By 2020, Northern Kentucky University is on track to support 50,000 new occupations that planned to open in the Northern Kentucky area.
Assisting in that goal is just one aspect of the message “It’s all about talent!” given to Kentucky’s Council on Postsecondary Education (CPE) Oct. 3. in Frankfort, Ky.
A press release stated that Kentucky asked NKU to double the enrollment and the region asked the university to support 50,000 new jobs set to create in the area.
According to President James Votruba’s presentation, the CPE has determined that NKU’s expected contribution to filing the degree gap is 349 by 2020, which is nearly double the university’s current production level.
The NKU Covenant with the Commonwealth states that NKU is set to contribute to this goal by expanding its degree production and community grownth by: adding 69 new tenure-track faculty and 95 staff for support of increased enrollments and full-time faculty, $3.4 million over two years through internal cost reduction or reallocation and annual tuition rate increased and undergraduate student aid that keeps with tuition increases.
The covenant also states that Kentucky is set to contribute to the goals for NKU by increasing general funds to support the business plan and allow for modest tuition increases, an annual debt service for Old Science Center Renovation, Health Innovations Center, College of Business Building and technology improvement and $3 million for 146,000 square foot of temporary lease space during construction phase of the new facilities.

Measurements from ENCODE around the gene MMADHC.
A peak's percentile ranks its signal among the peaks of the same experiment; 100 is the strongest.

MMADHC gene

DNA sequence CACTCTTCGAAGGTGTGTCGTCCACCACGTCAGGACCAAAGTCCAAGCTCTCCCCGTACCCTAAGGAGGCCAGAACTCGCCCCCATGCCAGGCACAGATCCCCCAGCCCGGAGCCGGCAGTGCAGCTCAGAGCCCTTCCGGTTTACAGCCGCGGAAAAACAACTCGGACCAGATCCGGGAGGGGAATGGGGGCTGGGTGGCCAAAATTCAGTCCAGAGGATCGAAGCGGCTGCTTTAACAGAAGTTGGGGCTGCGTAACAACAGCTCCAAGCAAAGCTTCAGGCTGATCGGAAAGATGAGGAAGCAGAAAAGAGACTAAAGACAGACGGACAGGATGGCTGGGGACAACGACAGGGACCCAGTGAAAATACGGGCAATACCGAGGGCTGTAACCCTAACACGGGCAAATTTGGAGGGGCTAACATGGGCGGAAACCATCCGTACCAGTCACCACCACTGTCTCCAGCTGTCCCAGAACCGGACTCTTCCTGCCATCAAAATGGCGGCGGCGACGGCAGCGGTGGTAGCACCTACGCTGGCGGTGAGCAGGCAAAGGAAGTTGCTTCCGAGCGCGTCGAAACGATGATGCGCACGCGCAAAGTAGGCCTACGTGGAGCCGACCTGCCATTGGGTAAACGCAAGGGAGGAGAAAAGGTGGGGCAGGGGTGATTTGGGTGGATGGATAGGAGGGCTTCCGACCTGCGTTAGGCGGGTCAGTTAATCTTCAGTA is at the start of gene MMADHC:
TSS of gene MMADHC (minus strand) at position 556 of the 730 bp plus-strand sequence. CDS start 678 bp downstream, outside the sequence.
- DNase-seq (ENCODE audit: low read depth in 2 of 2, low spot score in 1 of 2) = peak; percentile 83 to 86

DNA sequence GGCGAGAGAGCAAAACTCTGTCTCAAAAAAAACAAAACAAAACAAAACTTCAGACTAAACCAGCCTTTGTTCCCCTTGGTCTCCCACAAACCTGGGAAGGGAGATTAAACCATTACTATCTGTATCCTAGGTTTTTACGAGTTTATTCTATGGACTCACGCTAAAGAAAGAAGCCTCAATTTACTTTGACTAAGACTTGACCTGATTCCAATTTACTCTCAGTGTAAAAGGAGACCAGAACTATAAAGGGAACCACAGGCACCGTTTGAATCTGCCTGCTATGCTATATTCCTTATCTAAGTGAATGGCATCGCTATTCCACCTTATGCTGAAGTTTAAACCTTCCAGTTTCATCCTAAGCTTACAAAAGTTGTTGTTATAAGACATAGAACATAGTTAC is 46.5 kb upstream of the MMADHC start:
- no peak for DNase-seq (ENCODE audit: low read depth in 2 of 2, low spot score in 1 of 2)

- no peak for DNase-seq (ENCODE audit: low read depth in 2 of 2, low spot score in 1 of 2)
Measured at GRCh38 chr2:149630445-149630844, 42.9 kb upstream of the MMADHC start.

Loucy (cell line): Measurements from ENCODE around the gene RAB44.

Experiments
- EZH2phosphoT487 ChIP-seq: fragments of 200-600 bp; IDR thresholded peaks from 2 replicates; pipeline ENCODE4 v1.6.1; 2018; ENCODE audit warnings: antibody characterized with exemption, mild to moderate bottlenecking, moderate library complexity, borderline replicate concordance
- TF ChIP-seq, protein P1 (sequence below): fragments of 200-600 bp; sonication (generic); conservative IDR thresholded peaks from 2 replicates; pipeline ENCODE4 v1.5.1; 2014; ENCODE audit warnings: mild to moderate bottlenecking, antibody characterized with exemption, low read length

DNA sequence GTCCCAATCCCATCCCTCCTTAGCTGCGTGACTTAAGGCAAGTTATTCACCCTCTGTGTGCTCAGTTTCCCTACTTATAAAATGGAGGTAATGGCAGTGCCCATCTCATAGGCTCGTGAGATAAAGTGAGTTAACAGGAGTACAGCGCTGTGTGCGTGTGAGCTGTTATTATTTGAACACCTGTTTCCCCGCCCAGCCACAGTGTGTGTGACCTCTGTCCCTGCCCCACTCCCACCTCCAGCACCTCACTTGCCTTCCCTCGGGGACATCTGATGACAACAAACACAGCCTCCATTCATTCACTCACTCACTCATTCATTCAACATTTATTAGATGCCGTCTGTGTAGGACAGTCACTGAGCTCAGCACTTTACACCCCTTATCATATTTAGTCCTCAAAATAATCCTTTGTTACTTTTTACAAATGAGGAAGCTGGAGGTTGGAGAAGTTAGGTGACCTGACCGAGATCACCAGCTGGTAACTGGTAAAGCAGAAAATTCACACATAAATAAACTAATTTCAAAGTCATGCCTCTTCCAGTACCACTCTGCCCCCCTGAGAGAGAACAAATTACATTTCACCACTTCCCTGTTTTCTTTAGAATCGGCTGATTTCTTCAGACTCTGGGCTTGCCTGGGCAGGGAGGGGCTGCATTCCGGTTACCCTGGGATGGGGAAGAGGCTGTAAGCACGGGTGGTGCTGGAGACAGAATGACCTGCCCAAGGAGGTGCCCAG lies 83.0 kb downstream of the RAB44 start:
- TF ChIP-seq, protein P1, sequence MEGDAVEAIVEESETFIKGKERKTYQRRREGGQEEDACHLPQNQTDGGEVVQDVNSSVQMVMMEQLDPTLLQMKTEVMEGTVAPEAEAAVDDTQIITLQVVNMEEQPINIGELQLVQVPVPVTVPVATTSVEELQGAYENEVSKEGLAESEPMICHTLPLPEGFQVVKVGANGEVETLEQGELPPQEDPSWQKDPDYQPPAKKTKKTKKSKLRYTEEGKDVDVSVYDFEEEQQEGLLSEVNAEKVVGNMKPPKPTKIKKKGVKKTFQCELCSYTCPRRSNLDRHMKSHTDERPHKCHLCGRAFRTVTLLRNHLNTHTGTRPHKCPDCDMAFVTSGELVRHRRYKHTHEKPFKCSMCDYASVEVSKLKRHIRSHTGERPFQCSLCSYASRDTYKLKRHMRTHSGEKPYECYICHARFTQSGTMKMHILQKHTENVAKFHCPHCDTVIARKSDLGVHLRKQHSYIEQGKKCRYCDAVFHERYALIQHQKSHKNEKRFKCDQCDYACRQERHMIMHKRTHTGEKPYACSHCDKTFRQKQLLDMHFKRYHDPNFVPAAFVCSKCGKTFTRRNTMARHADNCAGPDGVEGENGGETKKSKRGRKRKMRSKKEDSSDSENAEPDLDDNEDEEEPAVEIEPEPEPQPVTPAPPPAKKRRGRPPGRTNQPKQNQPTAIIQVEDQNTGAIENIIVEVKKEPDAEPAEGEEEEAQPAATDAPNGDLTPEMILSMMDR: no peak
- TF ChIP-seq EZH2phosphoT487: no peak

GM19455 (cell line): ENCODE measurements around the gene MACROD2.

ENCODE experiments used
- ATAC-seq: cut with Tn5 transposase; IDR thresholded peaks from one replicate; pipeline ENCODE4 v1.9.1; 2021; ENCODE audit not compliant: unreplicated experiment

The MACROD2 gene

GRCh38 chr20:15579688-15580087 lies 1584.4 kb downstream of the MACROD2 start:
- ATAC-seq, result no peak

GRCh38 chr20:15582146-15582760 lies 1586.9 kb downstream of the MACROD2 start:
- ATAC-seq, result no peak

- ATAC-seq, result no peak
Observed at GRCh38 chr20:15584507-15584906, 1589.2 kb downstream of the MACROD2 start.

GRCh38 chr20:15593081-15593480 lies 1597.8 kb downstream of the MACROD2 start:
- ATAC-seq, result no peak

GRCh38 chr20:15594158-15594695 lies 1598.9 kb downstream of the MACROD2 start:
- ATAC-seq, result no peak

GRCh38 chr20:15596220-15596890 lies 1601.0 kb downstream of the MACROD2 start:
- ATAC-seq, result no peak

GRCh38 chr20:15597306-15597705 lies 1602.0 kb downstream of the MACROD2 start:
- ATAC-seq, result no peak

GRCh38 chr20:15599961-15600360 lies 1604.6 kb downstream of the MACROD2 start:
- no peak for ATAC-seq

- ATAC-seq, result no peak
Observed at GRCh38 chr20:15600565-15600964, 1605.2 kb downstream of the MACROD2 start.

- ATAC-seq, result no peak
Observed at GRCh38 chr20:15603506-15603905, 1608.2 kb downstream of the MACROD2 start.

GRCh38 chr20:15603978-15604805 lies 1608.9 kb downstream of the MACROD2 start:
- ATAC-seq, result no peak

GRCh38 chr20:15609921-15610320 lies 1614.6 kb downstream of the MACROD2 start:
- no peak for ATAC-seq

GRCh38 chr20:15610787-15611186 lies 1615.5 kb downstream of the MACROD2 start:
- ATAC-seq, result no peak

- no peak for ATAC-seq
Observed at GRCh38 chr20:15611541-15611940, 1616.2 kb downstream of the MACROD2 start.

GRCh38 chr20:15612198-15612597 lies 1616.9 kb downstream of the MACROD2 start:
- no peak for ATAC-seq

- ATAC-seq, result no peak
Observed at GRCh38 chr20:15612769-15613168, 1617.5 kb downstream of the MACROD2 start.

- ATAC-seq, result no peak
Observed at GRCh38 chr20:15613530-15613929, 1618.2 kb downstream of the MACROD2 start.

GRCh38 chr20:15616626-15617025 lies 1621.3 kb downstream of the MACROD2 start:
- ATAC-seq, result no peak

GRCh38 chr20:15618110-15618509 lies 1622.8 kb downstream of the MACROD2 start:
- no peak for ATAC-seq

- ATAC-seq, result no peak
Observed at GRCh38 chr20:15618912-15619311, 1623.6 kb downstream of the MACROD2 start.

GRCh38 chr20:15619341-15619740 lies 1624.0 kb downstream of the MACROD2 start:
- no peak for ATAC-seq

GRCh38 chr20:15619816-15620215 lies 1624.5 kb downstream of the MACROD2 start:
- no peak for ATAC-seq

Votruba explained the relationship between the two aspects as “if you want us to do this, you have to fund us this way.”
On Oct. 2, Votruba told the CPE Budget and Finance Policy Group that the university is developing a business plan that will be presented at the Board of Regents meeting in November (FOR WHAT? APPROVAL?). According to a press release, the plan is set to nurture, develop, attract, import and apply talent that will help retain and sustain students. He also said the university will do whatever it can to increase enrollment at NKU, and plans to attract more traditional, non traditional and international students.
He also said the university will do whatever it can to increase enrollment at NKU, and plans to attract more traditional, non traditional and international students.
Some of those ways the university plans to implement it is to include focusing on kindergarten-12th grade students in areas such as improving teaching effectiveness, improving programs and kindergarten- 12th grade students about talent. Votruba added that the university has made a major commitment to work with p-12 education
Another aspect of Votruba’s Oct. 3 presentation was NKU’s space deficit. He said NKU is approximately 280,000 square feet under built and part of the business plan is to address the need to construct more buildings on campus, which would allow the university to accept more students and hire more faculty and staff.
Overall, Votruba said the university’s message was well received and that it’s important for Kentucky’s future to meet the growing needs of Northern Kentucky and the new jobs set to open in the area.
Votruba said the “It’s all about Talent!” goal is part of the Vision 2015, which is a 10 year plan, built upon the Quest Vision launched in 1995, that is set to help define and transform the future of Northern Kentucky.
The primary advisors for the “It’s all about talent!” are the Northern Kentucky Vision 2015 Council, Tr-County Economic Development Corporation, Northern Kentucky P-12 Educational System, Children, Inc., leading early childhood program and Council on Postsecondary Education Staff.